Katie Katie Parsons is the creator of Mumbling Mommy and is a freelance writer, editor and communications specialist. She works from her home office on the east coast of Florida. Most often she writes about life in a combined family of five children and what it's like being a full time work-from-home parent. Feel free to pitch guest post ideas or just drop her a line at katie@mumblingmommy.com.


As parents, we have the honor of claiming our children as dependents on our tax returns. Growing up, I know my parents always made a big deal out of this but I never knew the numbers. Claiming our 2 ½ year old for the first time was pretty nice but this year when we did our taxes? Our jaws dropped! Adding two more children to our return did wonders for us.
So what do you do with all that money? Here are five common things that people do and my suggestions on how to make the most of your choices:

Save it.

When is the last time you bought a car with cash? Or maybe on a smaller level, when’s the last time your car needed new tires? I believe in having two savings accounts. The first is for living expenses in case of extreme life changes, emergencies, etc. The second is what I call a spendable savings account. For:  when Little Johnny needs new tennis shoes because his are talking to you and payday is still 2 weeks away; when the check engine light comes on; How about when Suzy fell off her bike and went to the emergency room? These are all unexpected events, not really something you want to dig money out of your life savings for, but things you really don’t want to put on credit either. Wouldn’t it be nice to have the money already waiting for you?
Pay bills.

Depending on your debt situation, paying just $1,000 towards some of your higher interest debt can save you a lot of money in the long run. Don’t have any credit cards? Put that money towards your student loans. It would be nice to have your own loans paid off before the kids enter college themselves, right?


Open a retirement account.

A lot of banks will open a retirement account for as little as $500. You’ll want to talk to your financial adviser before making any decisions but not including any compounding interest, if you contribute $2000 starting at age 25 for 20 years (assuming the length you can claim your children on your taxes), that’s an extra $40,000 you have put away (Score!), hopefully in addition to other 401(k), IRA or ROTH-IRA plans you may have. Depending on the type of account you open, your contribution may be tax deductible for next year’s return. Double score!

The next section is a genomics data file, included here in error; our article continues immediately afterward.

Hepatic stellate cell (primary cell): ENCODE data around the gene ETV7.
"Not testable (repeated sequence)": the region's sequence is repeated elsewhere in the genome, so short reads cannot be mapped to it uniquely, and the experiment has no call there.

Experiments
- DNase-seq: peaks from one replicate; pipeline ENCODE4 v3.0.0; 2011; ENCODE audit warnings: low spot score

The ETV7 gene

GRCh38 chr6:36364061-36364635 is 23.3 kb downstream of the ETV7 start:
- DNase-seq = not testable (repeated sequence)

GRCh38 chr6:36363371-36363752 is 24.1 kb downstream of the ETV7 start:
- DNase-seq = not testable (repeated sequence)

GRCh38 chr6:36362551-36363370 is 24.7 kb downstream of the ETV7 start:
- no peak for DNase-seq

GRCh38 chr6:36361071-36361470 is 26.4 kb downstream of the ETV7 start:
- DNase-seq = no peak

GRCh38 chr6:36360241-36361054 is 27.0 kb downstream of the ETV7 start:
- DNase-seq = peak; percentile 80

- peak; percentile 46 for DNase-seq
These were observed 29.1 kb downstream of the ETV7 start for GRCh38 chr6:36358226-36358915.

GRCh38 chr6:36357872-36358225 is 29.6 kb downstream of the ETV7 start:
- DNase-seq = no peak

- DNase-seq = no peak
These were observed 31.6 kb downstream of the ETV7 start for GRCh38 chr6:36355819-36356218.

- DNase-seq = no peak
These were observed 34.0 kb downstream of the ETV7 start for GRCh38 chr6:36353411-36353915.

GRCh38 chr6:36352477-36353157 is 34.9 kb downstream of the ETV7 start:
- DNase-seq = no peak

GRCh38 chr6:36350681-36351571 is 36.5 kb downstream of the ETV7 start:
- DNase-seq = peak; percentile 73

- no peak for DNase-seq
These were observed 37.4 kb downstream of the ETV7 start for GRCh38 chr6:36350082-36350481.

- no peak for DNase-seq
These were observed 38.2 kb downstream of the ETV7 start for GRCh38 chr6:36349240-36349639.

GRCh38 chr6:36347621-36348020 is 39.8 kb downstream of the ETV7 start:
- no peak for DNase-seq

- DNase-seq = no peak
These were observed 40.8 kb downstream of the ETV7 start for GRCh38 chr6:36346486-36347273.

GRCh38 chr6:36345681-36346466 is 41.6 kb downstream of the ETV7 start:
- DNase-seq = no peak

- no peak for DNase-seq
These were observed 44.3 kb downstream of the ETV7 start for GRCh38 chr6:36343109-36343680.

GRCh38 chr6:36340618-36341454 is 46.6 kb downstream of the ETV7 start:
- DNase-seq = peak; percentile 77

Plan for an emergency.

I’m not talking about your husband losing his job kind of emergency. I’m talking about an actual natural state of disaster. Last Spring, here in the Midwest, we found ourselves faced with a substantially larger amount of tornadoes than normal. And one hit way too close to home for comfort in April. Shortly after, we went to our local Home Depot and stocked up on emergency flashlights, flares, Rubbermaid containers, solar blankets, etc. We used resources found on the internet to pack our containers full of extra sets of clothes, bottled water, even diapers.

You may not be in Tornado Alley but I’m fairly certain every area is susceptible to something: hurricanes, blizzards, mudslides, earthquakes? You don’t want to find yourself unprepared.

Treat yourself.

You thought I’d forget your favorite spending topic, didn’t you? Yes, I do still believe in treating yourself. With that said though, don’t go overboard. This is not the time to buy things that you couldn’t afford otherwise. The last time I treated myself (with tax refund money), my husband and I both got massages, he got new shoes for work, I got new dress pants for work, and we bought a few things for our 2 year old. You can take this topic to mean what you wish but try to make this section the part you put the least amount of money towards!

Category: Saving Money

Tags: emergency